I am currently thinking about pursuing a public policy PhD after my MA is completed. One of my top target schools employs a visiting professor who has been at that university for the past several years. The main reason I wanted that particular professor is that his previous background included posts at several very high-ranking positions within the US government that I feel like would be helpful to me throughout my doctoral education and with the potential dissertation. But I'm worried that as a visiting professor, he'd make for a poor choice as a supervisor due to him being "visiting" instead of a more permanent professor at the school (is it?).

  • Are you sure he's still there? I'm not in anything near public policy, but a "several" year visiting professorship would be very odd. Two would be unusual, to me. Jun 3, 2020 at 4:28
  • Hm, not entirely sure. I still see him on the school's faculty roster, and he started his first year at the university in 2017. Jun 3, 2020 at 4:44
  • 4
    A visiting professor, especially a senior one, normally falls in one of two categories: (1) a short-term temporary position (the original meaning), or (2) an adjunct position with minor responsibilities in the department. None of these make for good supervisors.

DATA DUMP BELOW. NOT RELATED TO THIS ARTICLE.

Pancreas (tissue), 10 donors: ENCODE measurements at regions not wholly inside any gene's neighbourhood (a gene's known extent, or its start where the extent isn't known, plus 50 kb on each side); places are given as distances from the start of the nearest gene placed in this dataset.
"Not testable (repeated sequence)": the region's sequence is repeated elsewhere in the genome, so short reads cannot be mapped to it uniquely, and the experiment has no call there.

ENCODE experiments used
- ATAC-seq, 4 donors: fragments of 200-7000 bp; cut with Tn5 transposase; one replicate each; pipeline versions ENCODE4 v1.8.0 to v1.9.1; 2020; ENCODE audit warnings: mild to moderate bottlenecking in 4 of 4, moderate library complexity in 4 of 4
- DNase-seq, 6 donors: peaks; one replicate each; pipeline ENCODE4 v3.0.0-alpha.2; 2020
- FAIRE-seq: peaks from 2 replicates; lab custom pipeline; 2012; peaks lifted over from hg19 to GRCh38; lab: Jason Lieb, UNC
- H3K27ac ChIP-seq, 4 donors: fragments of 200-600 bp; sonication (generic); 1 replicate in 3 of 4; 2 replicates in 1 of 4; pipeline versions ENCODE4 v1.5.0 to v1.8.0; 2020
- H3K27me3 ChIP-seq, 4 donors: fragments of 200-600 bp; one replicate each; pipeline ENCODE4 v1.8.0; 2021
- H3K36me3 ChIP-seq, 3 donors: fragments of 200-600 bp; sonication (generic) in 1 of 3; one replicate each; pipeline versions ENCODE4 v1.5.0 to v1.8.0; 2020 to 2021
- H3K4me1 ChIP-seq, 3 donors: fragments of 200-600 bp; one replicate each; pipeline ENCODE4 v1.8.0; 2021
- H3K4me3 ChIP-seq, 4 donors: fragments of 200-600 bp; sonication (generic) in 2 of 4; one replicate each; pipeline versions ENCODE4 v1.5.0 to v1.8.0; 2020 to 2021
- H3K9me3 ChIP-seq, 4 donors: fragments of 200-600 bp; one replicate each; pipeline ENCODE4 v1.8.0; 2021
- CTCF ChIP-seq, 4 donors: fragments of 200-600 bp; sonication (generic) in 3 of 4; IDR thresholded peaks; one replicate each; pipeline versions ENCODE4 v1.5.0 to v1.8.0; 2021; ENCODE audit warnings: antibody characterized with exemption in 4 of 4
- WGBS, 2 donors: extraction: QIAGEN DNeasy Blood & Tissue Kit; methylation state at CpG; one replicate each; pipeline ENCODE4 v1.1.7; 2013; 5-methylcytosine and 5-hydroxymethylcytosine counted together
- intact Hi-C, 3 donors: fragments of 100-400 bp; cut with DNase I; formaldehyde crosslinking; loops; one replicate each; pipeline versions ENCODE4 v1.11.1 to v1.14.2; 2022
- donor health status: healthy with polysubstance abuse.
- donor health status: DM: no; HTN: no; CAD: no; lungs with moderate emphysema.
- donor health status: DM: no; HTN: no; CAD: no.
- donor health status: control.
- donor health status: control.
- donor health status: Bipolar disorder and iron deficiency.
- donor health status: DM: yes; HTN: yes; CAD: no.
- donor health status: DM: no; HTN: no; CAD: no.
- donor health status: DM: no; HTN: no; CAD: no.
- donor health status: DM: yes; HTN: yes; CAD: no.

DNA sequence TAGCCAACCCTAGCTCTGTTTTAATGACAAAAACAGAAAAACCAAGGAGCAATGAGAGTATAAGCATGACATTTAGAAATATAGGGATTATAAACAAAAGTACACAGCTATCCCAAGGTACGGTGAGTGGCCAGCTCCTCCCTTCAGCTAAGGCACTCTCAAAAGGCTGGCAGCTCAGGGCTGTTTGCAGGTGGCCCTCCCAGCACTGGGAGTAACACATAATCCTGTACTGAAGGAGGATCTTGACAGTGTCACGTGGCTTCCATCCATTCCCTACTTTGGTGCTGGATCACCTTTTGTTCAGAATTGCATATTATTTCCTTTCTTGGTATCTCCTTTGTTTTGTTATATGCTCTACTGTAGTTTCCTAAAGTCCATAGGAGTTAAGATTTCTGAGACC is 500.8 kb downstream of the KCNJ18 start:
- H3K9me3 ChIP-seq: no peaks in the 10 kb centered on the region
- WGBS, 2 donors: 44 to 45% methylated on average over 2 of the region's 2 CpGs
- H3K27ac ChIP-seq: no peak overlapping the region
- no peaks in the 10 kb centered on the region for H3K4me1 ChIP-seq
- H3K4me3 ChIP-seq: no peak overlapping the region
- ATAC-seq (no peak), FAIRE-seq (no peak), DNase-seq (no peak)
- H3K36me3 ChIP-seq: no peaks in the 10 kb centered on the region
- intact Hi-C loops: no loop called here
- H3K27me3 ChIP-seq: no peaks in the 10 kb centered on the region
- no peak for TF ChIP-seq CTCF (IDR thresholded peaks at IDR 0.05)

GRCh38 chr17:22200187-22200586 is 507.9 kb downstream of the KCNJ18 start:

– xLeitix
    Jun 3, 2020 at 7:01
  • 1
    While I agree with the other comments and answers, you could consider collaborating with this professor even if you are supervised by another. That way you will get the benefits of his skills and experience too. Jun 3, 2020 at 7:57

2 Answers 2


Rules vary, but visiting professors should not be permitted to supervise PhD students because they are not employed for the duration of the supervision period. So while they might be skilled supervisors, they are not suitable supervisors.


Most universities have PhD candidature rules that require the primary supervisor to be a permanent faculty member of the university. Visiting professors can sometimes act as co-supervisors, but you would need a primary supervisor from your university. This is done to reduce the risk of supervisor-loss.

You must log in to answer this question.

Not the answer you're looking for? Browse other questions tagged .